• Feel free to repeat the same copy process if you have any other corresponding certificate files needed that is provided by the certificate.txt file.
  • Now, you have the certificate.crt and privateKey.key files that are made from the certificate.pfx file.

Personal Information Exchange or PFX is the name of the file that is usually used to store a certificate and its private and public keys. For instance, if you have to transfer an SSL certificate from one windows server to another, all that you have to do is to simply export it as a .pfx file using the IIS SSL export wizard or MMC console.

What should be done if you want to open a PFX file? The best method that you can use if you want to open an PFX file is to simply double click it and allow the default associated application to open the file. in case you cannot open the file this way, it might be due to the non-existence of the correct application related to the extension to view or edit the PFX file.

As for a private key, it refers to the one that is needed by all SSL certificates to work. This one is a separate file that is usually used in the encryption or decryption of data sent between your server and connecting clients. It is created by you, the owner of the certificate, when you ask your certificate with a CSR or Certificate Signing Request. If you think that the Certificate Authority provides you a certificate, then you are wrong.

If the certificate is not yet installed, then the location of the private key might be on the computer or server where you generated the CSR. During the process of generating, you would be asked by the server to save two files for OpenSSL. The command openssl version -a can be run in order to find the folder where your key files would be saved (/usr/local/ssl by default). The OS is in charge to manage the CSRs for you on Windows (IIS). First of all, you will want to complete the request and then export the key, which the guide has been explained above.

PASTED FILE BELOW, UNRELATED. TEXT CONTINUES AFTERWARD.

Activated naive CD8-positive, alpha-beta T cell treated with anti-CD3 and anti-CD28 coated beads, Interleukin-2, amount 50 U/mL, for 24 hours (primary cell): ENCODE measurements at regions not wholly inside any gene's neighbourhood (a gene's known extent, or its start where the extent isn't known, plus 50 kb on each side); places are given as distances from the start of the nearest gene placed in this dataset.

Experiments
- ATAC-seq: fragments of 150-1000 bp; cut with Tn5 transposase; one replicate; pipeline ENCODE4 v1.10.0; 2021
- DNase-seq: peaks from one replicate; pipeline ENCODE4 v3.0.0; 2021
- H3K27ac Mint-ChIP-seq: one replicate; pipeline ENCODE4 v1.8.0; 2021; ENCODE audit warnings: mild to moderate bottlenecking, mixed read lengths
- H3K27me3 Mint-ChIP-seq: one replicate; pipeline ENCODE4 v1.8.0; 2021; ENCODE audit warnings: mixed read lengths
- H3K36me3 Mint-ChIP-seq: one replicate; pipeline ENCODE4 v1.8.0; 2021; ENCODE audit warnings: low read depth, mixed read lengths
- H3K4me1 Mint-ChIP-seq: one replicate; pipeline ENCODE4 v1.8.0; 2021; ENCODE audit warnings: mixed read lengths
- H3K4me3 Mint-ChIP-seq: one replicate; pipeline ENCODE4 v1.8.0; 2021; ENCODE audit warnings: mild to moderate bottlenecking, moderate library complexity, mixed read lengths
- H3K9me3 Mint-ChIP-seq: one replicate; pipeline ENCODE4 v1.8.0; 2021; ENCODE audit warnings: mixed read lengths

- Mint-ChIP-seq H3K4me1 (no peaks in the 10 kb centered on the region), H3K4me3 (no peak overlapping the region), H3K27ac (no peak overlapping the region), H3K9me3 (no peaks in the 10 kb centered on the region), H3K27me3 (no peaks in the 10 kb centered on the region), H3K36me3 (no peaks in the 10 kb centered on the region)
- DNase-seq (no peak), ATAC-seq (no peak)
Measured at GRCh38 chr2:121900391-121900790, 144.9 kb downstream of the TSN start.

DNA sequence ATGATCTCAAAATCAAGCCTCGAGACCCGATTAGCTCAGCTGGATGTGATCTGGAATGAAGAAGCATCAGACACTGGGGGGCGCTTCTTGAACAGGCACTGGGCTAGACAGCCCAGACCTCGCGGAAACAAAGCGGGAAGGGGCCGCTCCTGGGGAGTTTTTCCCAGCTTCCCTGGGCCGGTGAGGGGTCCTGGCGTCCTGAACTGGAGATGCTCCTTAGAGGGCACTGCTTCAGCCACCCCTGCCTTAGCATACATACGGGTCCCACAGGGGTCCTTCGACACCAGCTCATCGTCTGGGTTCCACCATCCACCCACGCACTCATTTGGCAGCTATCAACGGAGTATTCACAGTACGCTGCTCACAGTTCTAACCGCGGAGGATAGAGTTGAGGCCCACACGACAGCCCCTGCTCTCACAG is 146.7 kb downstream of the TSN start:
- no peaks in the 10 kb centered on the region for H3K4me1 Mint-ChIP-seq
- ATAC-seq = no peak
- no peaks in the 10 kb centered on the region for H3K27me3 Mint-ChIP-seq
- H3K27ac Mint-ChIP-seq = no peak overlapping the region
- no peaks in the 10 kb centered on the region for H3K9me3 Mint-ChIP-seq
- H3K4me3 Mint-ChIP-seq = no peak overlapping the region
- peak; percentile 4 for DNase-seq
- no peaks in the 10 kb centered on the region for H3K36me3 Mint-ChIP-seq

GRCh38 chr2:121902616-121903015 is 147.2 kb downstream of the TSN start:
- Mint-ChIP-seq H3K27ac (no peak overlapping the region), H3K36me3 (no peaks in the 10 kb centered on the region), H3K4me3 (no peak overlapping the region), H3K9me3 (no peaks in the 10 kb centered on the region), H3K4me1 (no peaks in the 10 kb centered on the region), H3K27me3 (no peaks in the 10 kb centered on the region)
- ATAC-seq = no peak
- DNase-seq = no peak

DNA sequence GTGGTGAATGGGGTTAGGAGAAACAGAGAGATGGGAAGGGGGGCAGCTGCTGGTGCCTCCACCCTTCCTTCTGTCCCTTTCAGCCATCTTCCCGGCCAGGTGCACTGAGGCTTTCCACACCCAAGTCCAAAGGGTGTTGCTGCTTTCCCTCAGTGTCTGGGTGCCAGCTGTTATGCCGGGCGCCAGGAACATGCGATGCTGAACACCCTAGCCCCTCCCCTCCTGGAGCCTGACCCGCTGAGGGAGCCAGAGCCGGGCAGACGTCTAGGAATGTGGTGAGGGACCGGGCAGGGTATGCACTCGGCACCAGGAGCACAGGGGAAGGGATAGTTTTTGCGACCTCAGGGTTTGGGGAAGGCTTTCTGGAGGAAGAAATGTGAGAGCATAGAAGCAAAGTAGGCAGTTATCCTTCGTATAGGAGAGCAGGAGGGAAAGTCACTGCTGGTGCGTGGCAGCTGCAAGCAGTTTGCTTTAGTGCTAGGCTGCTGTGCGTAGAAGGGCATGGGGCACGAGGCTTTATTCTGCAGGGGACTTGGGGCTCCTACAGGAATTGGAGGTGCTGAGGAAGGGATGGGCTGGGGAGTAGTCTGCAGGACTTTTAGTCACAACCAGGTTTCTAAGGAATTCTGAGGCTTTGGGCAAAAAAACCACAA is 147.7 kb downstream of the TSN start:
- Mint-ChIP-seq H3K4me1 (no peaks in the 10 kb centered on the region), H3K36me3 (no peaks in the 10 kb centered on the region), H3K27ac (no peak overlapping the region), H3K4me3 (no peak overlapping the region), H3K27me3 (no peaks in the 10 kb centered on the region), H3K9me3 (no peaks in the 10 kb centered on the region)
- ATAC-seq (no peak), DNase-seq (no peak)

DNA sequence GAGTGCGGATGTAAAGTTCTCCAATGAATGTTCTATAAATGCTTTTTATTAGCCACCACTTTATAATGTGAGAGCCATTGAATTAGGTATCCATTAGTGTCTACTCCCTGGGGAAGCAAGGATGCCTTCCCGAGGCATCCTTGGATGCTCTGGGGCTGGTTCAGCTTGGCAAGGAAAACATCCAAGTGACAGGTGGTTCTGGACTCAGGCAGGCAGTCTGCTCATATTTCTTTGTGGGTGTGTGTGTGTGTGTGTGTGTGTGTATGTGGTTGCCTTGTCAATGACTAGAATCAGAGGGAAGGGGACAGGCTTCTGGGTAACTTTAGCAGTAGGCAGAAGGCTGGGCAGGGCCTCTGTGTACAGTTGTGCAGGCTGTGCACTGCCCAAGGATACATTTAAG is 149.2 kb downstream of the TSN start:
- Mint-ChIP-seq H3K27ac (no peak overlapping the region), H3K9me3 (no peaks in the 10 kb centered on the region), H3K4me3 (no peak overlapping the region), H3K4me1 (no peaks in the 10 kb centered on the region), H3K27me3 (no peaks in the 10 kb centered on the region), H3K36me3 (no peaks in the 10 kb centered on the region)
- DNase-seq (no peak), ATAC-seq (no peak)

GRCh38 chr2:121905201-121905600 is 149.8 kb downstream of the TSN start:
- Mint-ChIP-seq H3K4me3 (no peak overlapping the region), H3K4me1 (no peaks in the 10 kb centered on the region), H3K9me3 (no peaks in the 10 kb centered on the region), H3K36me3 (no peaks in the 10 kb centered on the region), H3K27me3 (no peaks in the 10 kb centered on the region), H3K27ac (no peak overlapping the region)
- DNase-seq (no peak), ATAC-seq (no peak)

For those who have installed the certificate, you can follow these following steps to find the private key file for a popular operating system called Windows (IIS).

As stated before, the OS will manage your certificate files for you on Windows servers in a hidden folder. However, the private key is able to be retrieved by exporting a .pfx file that has the certificate(s) and private key.

First, open the Microsoft Management Console or MMC. In the Console Root, you will have to expand the Certificates (Local Computer). Take a note that the server certificate will be placed in the Personal or Web Server sub folder. Please find and right click the certificate that is identified by the Command Name, and then choose Export and follow the guided wizard. The step will result in a .pfx file.

Depending on what is your intention with the private key, you may have to split the private key into a separate file by converting the .pfx. If you only want to save the key or install it onto another Windows server, it is already in the right format.